The very first modern aquarium made of glass was developed in the 19th century by Robert Warrington. During the Victorian age it was common for glass aquaria to have slate or steel bottoms, which allowed the aquaria to be heated underneath with an open flame heat source. The aquaria in those days had the glass panels attached with metal frames and sealed with putty. These metal framed aquaria were still available on the market until the mid 1960s when the modern, silicone-sealed style replaced them. Acrylic tanks were not generally available to the public until the 1970s.

Although glass aquaria are usually preferred by aquarists over the acrylic ones because of their resistance to scratching and much more accessible price, they come with several disadvantages. Not only are they not as crack resistant as acrylic tanks but they are also nearly two times heavier than the latter. They also provide less insulation than acrylic aquaria and do not come in as many interesting shapes.

Sea Creatures Made From Wool

Most fish exchange gases using gills on either side of the pharynx. Gills consist of threadlike structures called filaments. Each filament contains a capillary network that provides a large surface area for exchanging oxygen and carbon dioxide.

Fish exchange gases by pulling oxygen-rich water through their mouths and pumping it over their gills. In some fish, capillary blood flows in the opposite direction to the water, causingcounter current exchange. The gills push the oxygen-poor water out through openings in the sides of the pharynx. Some fish, like sharks and lampreys, possess multiple gill openings.

However, bony fish have a single gill opening on each side. This opening is hidden beneath a protective bony cover called an operculum.

Juvenile bichirs have external gills, a very primitive feature that they share with larval amphibians.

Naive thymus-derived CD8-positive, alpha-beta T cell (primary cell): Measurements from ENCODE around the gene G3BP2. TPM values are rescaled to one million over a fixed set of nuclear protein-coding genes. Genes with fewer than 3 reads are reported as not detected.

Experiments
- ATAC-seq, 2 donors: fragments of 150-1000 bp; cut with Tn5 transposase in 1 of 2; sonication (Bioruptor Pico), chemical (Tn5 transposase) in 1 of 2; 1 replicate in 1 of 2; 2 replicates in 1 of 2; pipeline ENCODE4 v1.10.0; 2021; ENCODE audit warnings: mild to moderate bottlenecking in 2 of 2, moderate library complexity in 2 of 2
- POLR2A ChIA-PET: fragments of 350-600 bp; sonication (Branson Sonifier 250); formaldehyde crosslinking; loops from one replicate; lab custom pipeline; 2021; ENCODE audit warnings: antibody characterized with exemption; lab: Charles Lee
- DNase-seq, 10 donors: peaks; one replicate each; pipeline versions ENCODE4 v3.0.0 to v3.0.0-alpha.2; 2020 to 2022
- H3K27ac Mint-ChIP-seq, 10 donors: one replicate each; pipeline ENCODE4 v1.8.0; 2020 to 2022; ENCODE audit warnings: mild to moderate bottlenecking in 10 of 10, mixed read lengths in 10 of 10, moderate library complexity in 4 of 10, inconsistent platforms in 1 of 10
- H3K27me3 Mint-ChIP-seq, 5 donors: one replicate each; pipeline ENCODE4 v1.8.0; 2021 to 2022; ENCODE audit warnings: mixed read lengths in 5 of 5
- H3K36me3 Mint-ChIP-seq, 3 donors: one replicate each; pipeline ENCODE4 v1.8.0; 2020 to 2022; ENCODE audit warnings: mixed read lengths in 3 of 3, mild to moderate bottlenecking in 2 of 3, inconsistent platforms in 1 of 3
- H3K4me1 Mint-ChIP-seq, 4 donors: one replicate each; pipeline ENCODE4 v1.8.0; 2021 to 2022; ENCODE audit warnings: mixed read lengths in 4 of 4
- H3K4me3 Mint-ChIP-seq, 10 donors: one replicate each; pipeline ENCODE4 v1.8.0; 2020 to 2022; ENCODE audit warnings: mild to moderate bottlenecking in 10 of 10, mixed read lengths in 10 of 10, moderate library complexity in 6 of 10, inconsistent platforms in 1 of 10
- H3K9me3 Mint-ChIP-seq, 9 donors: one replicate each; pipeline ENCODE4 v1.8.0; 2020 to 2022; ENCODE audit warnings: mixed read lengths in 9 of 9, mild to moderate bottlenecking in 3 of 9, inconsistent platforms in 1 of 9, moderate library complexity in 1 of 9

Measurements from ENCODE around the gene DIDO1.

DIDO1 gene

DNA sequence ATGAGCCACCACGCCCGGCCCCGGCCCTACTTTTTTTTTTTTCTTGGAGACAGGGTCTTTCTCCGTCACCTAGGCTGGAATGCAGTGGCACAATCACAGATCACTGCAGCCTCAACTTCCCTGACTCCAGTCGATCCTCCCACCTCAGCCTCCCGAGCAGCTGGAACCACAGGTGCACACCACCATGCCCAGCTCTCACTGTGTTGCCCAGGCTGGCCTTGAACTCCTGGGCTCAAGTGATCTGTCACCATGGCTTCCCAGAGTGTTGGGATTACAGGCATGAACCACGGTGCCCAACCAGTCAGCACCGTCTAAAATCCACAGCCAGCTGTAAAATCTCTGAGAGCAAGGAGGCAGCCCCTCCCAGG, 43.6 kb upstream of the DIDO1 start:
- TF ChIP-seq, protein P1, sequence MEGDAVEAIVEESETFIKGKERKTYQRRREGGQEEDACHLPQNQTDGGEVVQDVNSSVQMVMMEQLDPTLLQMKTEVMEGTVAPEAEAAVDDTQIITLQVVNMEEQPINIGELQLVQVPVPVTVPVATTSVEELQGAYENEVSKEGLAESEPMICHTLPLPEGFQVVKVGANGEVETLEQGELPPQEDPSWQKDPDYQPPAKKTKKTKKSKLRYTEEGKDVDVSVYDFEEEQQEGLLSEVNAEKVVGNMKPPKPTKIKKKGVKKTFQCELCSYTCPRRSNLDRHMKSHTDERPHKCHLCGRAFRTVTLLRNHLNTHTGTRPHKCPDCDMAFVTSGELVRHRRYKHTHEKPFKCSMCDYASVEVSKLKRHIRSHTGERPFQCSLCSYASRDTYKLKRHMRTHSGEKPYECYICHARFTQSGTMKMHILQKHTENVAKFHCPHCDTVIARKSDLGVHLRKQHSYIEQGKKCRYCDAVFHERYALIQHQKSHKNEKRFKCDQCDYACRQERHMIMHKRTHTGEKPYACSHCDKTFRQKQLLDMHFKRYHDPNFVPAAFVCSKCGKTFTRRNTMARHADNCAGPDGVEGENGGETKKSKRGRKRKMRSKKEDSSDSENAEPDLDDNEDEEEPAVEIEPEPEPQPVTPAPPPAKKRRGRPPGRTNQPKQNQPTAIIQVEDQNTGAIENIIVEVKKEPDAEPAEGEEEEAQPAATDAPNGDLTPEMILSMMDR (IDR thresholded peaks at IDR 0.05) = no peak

Fish from multiple groups can live out of the water for extended time periods. Amphibious fish such as the mudskipper can live and move about on land for up to several days, or live in stagnant or otherwise oxygen depleted water.

Many such fish can breathe air via a variety of mechanisms. The skin of an guillid eels may absorb oxygen directly. The buccal cavity of the electric eel may breathe air.

Catfish of the families Loricariidae, Callichthyidae, and Scoloplacidae absorb air through their digestive tracts. Lungfish, with the exception of the Australian lungfish, and bichirs have paired lungs similar to those of tetra pods and must surface to gulp fresh air through the mouth and pass spent air out through the gills.

Pictures Of Moray Eal That Sufocated By Trying To Eat A Pufferish

Moray eels are cosmopolitan eels of the family Muraenidae. The approximately 200 species in 15 genera are almost exclusively marine, but several species are regularly seen in brackish water and a few, for example the freshwater moray (Gymnothorax polyuranodon) can sometimes be found in freshwater. With a maximum length of 11.5 centimetres (4.5 in), the smallest moray is likely the Snyder’s moray (Anarchias leucurus), while the longest species, the slender giant moray (Strophidon sathete) reaches up to 4 metres (13 ft). The largest in terms of total mass is the giant moray(Gymnothorax javanicus), which reaches almost 3 metres (9.8 ft) and can weigh over 36 kilograms (79 lb).

The dorsal fin extends from just behind the head along the back and joins seamlessly with the caudal and anal fins. Most species lack pectoral and pelvic fins, adding to their serpentine appearance. Their eyes are rather small; morays rely on their highly developed sense of smell, lying in wait to ambush prey.

The body is generally patterned. Camouflage is also present inside the mouth. Their jaws are wide, framing a protruding snout. They possess large teeth, designed to tear flesh as opposed to holding or chewing.

Moray eels’ heads are too narrow to create the negative pressure that most fish use to swallow prey. Quite possibly because of this, they have a second set of jaws in their throat called pharyngeal jaws, which also possess teeth. When feeding, morays launch these jaws into the mouth, where they grasp prey and transport it into the throat and digestive system.

Aquariums Shaped Like Objects That You Can See Everyday

Aquariums have been fashioned into coffee tables, sinks, and even toilets. Another such example is the MacQuarium, an aquarium made from the shell of an Apple Macintosh computer.



In recent years, elaborate custom-designed home aquariums costing hundreds of thousands of dollars have become status symbols—according to The New York Times, “among people of means, a dazzling aquarium is one of the last surefire ways to impress their peers.”


A kreisel tank is a circular aquarium designed to hold delicate animals such as jellyfish. These aquariums provide slow, circular water flow with a bare minimum of interior hardware, to prevent delicate animals from becoming injured by pumps or the tank itself.